The National Treasury Cabinet Secretary, Ukur Yattani, has revealed a plan by the government to reduce Kenya's national debt in the 2022-2023 Financial Year.
Speaking on Wednesday, October 13, during the ongoing Public Hearings of the 2022/23 and Medium-Term Budget proposals at the Kenyatta International Convention Centre (KICC), Yattani promised that the government would live within its means.
He disclosed that his Ministry would continue with existing policies meant to rationalise government expenditure.CS Ukur Yattani Addresses the attendees of the Public Hearings of the 2022/23 and Medium-Term Budget proposals at the KICC on October 13, 2021
"We will continue to rationalise so that we live within rational means where the revenue we generate will just be enough to meet our national expenditure," the CS reiterated.
Yattani further added that there were plans to curb borrowing, explaining that the current debt is wanting. According to the CS, the move would help the government cut reliance on debt to sustain its operations.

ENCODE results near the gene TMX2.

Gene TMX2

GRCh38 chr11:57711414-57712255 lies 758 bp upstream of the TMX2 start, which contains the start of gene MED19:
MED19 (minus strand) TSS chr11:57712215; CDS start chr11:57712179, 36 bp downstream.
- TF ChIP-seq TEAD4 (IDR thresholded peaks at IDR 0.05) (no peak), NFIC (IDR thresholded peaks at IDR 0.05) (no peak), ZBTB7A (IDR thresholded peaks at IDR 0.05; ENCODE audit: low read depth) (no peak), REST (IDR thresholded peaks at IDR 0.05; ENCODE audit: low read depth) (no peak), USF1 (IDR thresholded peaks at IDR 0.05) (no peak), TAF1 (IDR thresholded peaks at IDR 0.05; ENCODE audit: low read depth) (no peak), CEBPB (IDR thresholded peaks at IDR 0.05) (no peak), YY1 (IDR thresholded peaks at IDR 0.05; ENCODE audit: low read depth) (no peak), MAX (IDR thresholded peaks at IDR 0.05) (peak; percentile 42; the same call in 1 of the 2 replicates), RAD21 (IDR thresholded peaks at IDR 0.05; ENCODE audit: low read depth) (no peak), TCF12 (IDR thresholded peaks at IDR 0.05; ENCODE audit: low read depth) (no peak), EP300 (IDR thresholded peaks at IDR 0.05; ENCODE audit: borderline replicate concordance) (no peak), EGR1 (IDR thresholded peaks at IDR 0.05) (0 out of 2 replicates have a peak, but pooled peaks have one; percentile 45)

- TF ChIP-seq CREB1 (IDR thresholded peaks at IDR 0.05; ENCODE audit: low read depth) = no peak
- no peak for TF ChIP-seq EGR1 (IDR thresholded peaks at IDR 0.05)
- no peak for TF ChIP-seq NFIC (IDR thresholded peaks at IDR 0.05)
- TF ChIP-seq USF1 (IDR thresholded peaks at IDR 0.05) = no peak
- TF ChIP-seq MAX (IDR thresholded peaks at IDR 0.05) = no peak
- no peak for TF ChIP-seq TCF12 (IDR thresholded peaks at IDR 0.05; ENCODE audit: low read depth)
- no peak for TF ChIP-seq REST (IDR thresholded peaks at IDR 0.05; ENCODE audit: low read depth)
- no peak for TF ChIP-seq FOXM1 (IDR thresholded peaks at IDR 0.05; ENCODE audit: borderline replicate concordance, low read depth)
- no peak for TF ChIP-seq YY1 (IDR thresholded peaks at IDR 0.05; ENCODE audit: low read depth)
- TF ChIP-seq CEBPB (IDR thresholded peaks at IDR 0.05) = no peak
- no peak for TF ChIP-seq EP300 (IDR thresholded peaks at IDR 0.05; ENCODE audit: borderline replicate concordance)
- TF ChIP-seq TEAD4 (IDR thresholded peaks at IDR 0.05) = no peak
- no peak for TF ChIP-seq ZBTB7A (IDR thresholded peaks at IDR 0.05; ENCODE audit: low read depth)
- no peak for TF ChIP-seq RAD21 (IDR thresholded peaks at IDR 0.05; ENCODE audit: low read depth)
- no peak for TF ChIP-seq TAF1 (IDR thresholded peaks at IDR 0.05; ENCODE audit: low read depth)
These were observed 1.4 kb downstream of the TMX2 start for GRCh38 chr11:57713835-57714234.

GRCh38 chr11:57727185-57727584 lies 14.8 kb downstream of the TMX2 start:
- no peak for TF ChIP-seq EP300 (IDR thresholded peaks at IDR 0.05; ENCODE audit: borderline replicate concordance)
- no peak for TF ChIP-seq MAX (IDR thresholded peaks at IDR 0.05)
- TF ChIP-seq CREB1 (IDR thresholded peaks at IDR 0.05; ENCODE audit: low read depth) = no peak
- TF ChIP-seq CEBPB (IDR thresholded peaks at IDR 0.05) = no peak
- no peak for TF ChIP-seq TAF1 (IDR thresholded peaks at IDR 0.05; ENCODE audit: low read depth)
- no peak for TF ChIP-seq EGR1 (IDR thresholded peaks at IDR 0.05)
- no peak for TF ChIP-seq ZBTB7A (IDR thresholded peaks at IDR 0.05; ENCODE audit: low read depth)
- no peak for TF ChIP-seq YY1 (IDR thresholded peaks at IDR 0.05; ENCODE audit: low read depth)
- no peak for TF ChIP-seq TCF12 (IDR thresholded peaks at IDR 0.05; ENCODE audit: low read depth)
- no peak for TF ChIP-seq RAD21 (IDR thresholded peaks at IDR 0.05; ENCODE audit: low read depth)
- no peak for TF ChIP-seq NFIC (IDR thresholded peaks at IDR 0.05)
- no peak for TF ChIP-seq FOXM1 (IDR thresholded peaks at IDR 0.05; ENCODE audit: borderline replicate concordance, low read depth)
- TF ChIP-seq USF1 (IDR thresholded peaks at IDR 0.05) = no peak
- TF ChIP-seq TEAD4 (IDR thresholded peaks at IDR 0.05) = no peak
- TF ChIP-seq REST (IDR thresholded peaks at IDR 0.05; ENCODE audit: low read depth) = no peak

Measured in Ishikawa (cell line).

"We cannot continue to borrow or pretend that we have the ability to manage. We have to cut our coat according to our size," he stated.
According to data from the Central Bank of Kenya, the current national debt stands at Ksh7.7 trillion (as of June 2021). This constitutes Ksh3.7 trillion domestic debt and Ksh4 trillion external debt.
In a bid to increase revenue collection to service its loans, the government introduced new taxes and sealed loopholes where revenue was lost.
Some of the taxes introduced include the 20 per cent exercise duty on all products and the 16 per cent value-added tax imposed on petroleum products. In addition, the tax relief introduced during the covid-19 pandemic was also scrapped off.
This has increased the cost of living in the country as Kenyans continued to suffer the ripple effects of high taxes as well as tough economic times.
However, Yattani assured Kenyans of better economic times, stating that leading indicators for the economy so far point to robust economic recovery following the reopening of services sectors and a stronger global demand. He also called upon Kenyans to give their inputs and raise issues during the discussions.
The hearings are part of public participation pursuant to Article 201 of the Constitution of Kenya 2010 and Section 35 (2) of the Public Management Act, 2012.From Left: Treasury CS Ukur Yattani, Kieni MP Kanini Kega and Treasury PS Saitoti Torome During the 2022/23 Budget Public Hearings and Medium-Term Budget proposals at the (KICC) on October 13.National Treasury
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